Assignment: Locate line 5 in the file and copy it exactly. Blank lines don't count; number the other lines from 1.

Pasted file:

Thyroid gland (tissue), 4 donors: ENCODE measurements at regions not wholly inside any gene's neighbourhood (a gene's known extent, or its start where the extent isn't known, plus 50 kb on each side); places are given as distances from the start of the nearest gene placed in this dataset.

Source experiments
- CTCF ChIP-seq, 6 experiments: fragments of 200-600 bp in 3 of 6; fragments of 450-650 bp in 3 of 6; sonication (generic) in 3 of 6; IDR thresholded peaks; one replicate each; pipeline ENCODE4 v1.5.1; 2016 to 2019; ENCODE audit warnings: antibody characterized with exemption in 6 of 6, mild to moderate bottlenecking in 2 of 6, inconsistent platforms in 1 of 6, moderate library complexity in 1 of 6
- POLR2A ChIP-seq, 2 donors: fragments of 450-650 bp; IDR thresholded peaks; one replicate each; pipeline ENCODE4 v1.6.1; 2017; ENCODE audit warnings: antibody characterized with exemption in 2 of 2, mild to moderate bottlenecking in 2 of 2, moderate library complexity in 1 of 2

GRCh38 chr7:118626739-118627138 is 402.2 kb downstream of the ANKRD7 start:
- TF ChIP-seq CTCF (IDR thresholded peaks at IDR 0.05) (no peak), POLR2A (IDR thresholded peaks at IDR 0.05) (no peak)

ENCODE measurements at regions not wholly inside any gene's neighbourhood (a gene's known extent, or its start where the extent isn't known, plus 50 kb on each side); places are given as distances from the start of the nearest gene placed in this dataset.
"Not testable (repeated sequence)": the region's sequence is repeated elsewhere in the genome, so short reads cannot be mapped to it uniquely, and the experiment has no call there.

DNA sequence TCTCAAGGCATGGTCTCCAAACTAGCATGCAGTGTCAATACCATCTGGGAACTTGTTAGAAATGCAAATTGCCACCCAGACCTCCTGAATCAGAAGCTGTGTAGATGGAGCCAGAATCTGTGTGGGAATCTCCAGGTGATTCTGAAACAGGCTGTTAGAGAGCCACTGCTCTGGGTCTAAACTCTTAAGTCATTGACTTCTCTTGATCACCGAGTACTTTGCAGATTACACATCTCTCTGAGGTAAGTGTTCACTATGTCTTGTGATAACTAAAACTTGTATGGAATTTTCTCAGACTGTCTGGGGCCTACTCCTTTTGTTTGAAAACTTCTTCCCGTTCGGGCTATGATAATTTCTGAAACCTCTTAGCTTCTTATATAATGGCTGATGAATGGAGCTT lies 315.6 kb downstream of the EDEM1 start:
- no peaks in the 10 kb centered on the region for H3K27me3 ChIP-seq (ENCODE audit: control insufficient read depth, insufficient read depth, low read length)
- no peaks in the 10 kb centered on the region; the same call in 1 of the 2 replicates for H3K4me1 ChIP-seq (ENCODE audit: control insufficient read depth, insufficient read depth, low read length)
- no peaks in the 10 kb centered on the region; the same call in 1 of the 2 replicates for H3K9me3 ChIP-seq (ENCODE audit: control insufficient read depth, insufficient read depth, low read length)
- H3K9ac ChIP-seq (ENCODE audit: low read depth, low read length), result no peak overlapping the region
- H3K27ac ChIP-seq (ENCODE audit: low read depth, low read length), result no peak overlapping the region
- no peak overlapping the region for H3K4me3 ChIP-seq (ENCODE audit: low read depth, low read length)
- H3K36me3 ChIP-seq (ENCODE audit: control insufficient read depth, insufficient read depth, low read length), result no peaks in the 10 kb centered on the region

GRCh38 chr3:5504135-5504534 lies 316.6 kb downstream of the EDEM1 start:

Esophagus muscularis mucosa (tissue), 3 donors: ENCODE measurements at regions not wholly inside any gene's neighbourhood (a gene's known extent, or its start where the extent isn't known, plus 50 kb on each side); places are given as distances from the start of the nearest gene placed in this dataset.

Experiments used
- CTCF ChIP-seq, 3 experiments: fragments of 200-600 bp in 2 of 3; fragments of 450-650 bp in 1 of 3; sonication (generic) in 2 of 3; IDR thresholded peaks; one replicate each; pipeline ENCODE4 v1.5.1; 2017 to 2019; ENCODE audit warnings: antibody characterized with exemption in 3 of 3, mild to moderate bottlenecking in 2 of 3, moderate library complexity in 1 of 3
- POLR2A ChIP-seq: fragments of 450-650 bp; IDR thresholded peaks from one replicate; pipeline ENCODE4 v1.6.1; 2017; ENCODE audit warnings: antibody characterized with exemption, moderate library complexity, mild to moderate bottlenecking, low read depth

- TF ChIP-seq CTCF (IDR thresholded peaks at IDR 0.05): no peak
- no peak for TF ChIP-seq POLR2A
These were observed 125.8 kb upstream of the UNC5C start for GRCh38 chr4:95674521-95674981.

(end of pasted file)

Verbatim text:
GRCh38 chr7:118626739-118627138 is 402.2 kb downstream of the ANKRD7 start: